Tuesday, May 10, 2011

jQuery UI URL Tabs

The jQuery UI toolkit provides us with a tabs widget to logically group elements on our page.  This is useful as a top-level navigational tool for most web applications.  The default functionality of this widget allows us to divide content on a single page into tabs.  This is good if every page in your application has a different set of tabs, obviously not well suited for top-level navigation.

We can also configure the jQuery UI tabs widget to load the individual tab content in the background using Ajax requests.  Using this approach, we can reuse the same widget on several pages.  However, maybe we don't want to use asynchronous HTTP requests.  If your application doesn't use it anywhere else, why use it for the top-level navigation?

This also introduces another problem - if you're using the tabs widget as a top-level navigation tool, you probably want the links displayed to the user so they can visit these pages directly.  The tabs demo page actually has a work-around that lets the user follow the link set in the tab.  So it almost behaves like a link, but there is a problem with this approach in that it still appear to be a link to the end user.  For example, they can't right click it and copy link address.  It would be nice if we could use the tabs widget as a top-level navigation widget that uses standard links.  This way we can theme it and attach additional behavior to it if we're so inclined.

Below is an example of how I was able to get this working.  Here is the basic HTML markup.

        <title>jQuery UI URL Tabs</title>
        <link type="text/css" href="jqueryuitheme.css" rel="stylesheet"/>
        <script type="text/javascript" src="jquery.min.js"></script>
        <script type="text/javascript" src="jqueryui.min.js"></script>
        <script type="text/javascript" src="urltabs.js"></script>
        <div id="tabs">
                <li><a href="/page1/">Page 1</a></li>
                <li><a href="/page2/#content">Page 2</a></li>
                <li><a href="/page3/">Page 3</a></li>
            <div id="content">                 
                <p>Some content...</p>

And here is the urltabs.js file used to create the widget.

    //Get the selected tab, and it's URL.
    var selection = $('#tabs ul li a[href$="#content"]');
    var selection_url = selection.attr('href')
                                 .replace('#content', '');
    //Replace the #content href.
    selection.attr('href', '#content');
    //Create the tabs widget, and select the proper tab.
        selected: selection.parent().index(),
    //Make each tab a link by setting the href attribute.
    $('#tabs ul li a').each(function(){
        var url = $.data(this, 'load.tabs');
        if(url) {
            $(this).attr('href', url);
        else {
            $(this).attr('href', selection_url);
    //Make sure the selected tab also behaves like a link.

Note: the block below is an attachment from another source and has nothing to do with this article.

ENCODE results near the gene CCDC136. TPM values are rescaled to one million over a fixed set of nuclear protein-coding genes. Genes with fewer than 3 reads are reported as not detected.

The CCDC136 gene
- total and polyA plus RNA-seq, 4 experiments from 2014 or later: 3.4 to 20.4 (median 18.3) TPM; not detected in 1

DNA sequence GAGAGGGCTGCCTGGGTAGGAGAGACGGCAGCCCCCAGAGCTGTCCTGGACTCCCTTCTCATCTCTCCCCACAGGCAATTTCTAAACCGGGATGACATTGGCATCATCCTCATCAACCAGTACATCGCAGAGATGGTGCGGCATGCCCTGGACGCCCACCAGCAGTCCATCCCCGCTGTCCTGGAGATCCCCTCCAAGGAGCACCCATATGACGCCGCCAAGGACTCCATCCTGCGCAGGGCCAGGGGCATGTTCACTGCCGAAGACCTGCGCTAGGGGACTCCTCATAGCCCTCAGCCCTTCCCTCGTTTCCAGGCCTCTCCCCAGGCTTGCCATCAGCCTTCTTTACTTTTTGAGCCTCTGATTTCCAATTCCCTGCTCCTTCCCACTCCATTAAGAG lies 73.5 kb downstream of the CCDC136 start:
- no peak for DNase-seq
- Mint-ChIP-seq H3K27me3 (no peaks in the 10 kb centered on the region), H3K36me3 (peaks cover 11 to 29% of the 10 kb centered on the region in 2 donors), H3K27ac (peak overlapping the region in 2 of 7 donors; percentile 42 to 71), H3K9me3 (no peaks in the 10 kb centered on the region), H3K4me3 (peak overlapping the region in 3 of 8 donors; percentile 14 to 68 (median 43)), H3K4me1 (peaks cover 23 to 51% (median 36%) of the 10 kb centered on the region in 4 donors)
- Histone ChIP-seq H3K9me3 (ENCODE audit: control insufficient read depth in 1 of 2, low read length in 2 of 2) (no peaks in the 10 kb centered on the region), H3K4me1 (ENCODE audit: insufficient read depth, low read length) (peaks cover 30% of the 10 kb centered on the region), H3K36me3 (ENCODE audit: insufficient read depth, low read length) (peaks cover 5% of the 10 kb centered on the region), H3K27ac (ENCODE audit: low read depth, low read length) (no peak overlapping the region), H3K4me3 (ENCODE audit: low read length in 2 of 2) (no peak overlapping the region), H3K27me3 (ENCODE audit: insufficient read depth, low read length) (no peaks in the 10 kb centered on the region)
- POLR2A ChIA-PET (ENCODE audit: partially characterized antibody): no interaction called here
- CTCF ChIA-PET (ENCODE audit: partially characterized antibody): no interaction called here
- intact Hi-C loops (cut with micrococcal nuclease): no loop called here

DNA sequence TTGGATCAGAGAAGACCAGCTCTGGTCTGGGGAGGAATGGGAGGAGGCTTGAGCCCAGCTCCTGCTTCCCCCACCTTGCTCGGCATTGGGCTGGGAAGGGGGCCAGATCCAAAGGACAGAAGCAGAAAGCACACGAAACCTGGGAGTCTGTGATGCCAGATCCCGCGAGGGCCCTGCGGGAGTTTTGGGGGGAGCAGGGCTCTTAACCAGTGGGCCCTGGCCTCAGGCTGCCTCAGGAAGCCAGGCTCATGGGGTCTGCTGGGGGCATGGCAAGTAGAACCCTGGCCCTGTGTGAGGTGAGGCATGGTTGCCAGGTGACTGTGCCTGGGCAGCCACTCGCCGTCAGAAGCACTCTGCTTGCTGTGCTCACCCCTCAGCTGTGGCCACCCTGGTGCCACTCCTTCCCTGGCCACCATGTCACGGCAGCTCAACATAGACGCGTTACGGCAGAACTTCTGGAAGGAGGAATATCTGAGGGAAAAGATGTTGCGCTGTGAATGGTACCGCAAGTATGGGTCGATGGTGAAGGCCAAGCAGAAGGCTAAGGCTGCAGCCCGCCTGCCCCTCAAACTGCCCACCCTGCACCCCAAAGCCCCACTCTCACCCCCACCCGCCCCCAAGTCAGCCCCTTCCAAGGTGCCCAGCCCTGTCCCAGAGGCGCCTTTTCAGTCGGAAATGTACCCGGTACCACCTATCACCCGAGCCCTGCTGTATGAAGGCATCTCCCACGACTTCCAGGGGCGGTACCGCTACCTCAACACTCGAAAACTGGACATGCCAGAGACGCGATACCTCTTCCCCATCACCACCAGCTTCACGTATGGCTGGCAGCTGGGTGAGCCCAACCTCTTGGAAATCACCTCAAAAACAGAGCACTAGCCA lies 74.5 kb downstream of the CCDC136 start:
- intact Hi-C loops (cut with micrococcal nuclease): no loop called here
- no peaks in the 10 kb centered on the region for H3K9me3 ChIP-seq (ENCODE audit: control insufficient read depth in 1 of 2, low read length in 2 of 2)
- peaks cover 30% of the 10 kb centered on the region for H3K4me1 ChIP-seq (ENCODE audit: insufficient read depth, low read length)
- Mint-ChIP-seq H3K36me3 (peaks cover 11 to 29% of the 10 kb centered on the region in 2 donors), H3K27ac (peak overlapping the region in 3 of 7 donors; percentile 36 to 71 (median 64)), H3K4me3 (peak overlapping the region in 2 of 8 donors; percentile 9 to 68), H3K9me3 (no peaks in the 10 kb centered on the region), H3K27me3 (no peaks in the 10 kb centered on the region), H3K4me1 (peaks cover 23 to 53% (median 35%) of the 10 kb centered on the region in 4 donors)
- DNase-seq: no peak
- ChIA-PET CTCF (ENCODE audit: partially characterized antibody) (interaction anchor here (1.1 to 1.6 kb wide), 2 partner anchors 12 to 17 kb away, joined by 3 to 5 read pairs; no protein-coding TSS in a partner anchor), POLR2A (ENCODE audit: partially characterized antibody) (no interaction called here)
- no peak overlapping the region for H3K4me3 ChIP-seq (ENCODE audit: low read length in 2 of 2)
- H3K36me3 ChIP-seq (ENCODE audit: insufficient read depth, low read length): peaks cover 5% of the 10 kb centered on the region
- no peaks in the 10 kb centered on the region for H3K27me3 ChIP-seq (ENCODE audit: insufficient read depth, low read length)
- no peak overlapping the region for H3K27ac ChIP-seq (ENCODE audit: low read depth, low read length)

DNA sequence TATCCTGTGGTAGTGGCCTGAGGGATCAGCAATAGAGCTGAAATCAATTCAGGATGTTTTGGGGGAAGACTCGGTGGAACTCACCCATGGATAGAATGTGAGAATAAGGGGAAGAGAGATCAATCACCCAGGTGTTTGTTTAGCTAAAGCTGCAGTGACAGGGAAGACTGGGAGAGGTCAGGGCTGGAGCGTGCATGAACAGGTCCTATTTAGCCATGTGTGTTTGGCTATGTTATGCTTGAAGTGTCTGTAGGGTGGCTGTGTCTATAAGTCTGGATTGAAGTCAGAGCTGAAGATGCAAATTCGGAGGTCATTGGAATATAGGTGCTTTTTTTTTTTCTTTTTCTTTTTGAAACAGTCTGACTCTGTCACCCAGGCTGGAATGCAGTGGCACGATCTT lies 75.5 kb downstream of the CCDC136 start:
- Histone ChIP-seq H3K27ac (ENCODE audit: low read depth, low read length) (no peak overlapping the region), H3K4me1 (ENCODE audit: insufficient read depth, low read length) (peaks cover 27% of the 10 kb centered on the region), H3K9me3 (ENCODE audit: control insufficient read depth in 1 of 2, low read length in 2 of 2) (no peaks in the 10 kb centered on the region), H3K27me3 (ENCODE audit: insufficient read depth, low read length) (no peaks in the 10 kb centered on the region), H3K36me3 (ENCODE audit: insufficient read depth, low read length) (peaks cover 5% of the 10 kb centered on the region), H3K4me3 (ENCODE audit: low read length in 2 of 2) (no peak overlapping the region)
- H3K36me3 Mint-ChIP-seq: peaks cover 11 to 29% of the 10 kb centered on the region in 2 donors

$('#tabs ul li.ui-tabs-selected a').click(function(){
        location.href = $(this).attr('href');
        return false;
    }).css('cursor', 'pointer');


And there you have it - a tabs widget that will behave like plain old links.  Now for a few explanations.

The central idea to this approach is that the HTML markup uses a central #content div for displaying the selected tab content.  The selected tab link URL uses this anchor to say "I'm currently selected".  The markup is fairly simple and can easily be handled by any template system and server-side menu constructs.

The construction of the widget itself is done in five steps.  First, we need to locate the currently selected tab and store its URL.  We do this by finding the link with #content at the end.  Next, we replace the URL with #content.  This is required in order to display any content.  Next, we actually create the tabs widget using the specified tab selection.  At this point, we have a tabs widget, but it still wont use regular URL links because the widget will intercept the click events.

There are two things left to do once the widget has been created.  First, we find all tab links and set their URL back to what it was originally, before the widget was created.  However, the selected tab is different - we cannot retrieve the original URL from the widget and so this is why we stored it before the widget was created in selection_url.  Finally, we make the currently selected tab a link too.  Users will intuitively try to click it, so we may as well give them what they want.


  1. Do you have a working example of this?

  2. Hi,

    I don't have anything I can point to publicly. Did you have trouble getting my sample code to work?

  3. I almost cried when I found this post. I am new to jquery. I spent hours and hours trying to make jquery tabs work. But they kept loading content via ajax. All I wanted was the look. I finally decided to search one last time. using your code, the tabs worked just like static tabs. THANK YOU SO MUCH.

  4. This looks promising but I have no idea how to make it work.

    From what I understand, this code can be used with jQuery UI tabs so that you can link inside of tabs on a given page. Is this correct? This is exactly what I have been trying to do for ages now, unsuccessfully.

    I copied/pasted the above code into my own pages but don't know where to go from here. Any help would be appreciated.


  5. Hi,

    Your understanding is correct. Instead of loading the tab content asynchronously, this approach treats the tabs as though they're regular links. That is, they'll take the user to wherever the tab URL is pointing to.

    The benefit is that you can reuse this same code on every page. The "active" tab is the current page. So the only dynamic parts of the HTML you need to change are the list items and the tab content itself. Remember, the currently "active" tab URL has "#content" at the end of it.

    Hope that helps. Good luck!